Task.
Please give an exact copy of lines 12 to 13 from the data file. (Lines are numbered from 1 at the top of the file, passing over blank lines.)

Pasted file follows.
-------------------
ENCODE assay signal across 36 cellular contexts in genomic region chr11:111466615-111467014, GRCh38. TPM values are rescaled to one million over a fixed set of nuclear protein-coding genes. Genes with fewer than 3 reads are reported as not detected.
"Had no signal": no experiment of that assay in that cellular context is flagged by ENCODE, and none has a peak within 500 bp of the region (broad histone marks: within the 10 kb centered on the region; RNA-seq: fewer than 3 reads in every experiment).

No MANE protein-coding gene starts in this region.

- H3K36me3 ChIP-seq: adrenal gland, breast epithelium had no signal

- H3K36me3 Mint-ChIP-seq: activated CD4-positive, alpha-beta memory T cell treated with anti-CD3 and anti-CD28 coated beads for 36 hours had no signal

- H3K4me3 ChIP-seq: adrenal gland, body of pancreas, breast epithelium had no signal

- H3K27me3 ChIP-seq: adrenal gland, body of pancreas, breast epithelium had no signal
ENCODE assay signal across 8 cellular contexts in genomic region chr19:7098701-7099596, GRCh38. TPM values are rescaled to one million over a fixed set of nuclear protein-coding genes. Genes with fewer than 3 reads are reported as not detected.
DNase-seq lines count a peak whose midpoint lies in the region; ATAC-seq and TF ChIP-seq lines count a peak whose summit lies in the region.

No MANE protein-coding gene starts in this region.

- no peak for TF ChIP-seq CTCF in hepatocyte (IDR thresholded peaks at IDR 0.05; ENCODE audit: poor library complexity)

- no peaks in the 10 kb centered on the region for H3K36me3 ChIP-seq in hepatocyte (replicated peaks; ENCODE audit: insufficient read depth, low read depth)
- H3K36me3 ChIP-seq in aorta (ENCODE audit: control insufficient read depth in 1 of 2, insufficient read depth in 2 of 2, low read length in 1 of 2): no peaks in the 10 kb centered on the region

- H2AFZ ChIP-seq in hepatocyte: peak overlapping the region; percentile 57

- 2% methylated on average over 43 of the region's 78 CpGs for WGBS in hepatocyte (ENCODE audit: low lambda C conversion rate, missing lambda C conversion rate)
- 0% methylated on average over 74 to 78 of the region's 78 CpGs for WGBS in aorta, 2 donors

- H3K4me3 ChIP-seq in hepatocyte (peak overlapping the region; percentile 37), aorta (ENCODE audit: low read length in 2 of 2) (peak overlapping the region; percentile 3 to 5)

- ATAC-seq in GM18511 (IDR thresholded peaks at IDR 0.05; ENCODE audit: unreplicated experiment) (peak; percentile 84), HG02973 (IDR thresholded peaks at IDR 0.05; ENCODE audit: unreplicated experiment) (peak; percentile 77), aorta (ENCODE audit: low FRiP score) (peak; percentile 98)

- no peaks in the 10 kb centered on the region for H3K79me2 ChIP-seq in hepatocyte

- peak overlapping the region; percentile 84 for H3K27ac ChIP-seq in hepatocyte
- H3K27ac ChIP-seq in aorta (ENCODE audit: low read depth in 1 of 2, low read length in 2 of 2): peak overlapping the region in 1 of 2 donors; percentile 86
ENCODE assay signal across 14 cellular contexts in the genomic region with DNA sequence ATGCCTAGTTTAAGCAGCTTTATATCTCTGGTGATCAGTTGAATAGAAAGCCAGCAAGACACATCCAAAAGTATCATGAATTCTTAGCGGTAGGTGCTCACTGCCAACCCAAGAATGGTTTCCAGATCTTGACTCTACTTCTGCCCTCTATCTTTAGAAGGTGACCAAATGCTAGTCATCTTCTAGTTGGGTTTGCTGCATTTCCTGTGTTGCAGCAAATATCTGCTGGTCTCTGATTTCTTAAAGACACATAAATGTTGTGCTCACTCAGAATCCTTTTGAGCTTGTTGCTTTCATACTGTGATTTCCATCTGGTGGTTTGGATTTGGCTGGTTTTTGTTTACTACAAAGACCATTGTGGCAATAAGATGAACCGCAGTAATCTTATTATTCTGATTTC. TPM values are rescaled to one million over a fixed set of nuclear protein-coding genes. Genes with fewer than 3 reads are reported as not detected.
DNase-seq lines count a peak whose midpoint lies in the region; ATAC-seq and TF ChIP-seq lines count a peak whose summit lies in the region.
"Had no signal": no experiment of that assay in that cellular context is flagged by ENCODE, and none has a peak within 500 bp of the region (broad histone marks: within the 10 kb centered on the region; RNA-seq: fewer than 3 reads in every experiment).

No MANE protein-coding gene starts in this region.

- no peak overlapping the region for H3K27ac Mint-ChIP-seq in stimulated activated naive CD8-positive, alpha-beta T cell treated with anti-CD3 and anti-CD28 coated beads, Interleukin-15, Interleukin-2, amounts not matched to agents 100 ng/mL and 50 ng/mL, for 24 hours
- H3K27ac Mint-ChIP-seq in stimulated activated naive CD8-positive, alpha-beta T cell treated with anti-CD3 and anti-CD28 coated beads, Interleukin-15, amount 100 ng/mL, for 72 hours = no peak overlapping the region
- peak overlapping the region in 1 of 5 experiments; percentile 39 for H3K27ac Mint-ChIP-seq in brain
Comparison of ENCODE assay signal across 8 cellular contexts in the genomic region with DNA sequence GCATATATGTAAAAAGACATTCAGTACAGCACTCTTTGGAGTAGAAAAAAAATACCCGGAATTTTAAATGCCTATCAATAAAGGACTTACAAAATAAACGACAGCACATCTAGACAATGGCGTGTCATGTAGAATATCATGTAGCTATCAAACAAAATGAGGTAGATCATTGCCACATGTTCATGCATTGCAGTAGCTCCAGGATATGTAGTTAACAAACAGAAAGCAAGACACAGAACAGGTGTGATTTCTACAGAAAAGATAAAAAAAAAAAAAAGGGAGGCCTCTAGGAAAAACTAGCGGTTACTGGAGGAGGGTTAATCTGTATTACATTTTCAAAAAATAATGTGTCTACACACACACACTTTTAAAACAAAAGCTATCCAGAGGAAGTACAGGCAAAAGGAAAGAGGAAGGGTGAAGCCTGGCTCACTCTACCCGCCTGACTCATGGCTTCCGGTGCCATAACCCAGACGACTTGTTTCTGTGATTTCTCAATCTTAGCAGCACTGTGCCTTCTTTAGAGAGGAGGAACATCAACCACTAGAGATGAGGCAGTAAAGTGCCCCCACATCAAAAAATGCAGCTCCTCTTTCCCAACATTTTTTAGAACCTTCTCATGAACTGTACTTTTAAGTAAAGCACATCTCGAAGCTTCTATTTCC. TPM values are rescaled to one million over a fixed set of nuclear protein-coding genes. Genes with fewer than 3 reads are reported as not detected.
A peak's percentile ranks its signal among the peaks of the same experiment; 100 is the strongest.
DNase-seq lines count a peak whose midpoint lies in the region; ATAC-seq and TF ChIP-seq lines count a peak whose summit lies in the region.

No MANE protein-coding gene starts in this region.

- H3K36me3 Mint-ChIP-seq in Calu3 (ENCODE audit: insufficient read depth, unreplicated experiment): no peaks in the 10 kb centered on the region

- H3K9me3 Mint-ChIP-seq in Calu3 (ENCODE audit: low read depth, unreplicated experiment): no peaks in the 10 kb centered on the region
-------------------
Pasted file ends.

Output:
- no peaks in the 10 kb centered on the region for H3K36me3 ChIP-seq in hepatocyte (replicated peaks; ENCODE audit: insufficient read depth, low read depth)
- H3K36me3 ChIP-seq in aorta (ENCODE audit: control insufficient read depth in 1 of 2, insufficient read depth in 2 of 2, low read length in 1 of 2): no peaks in the 10 kb centered on the region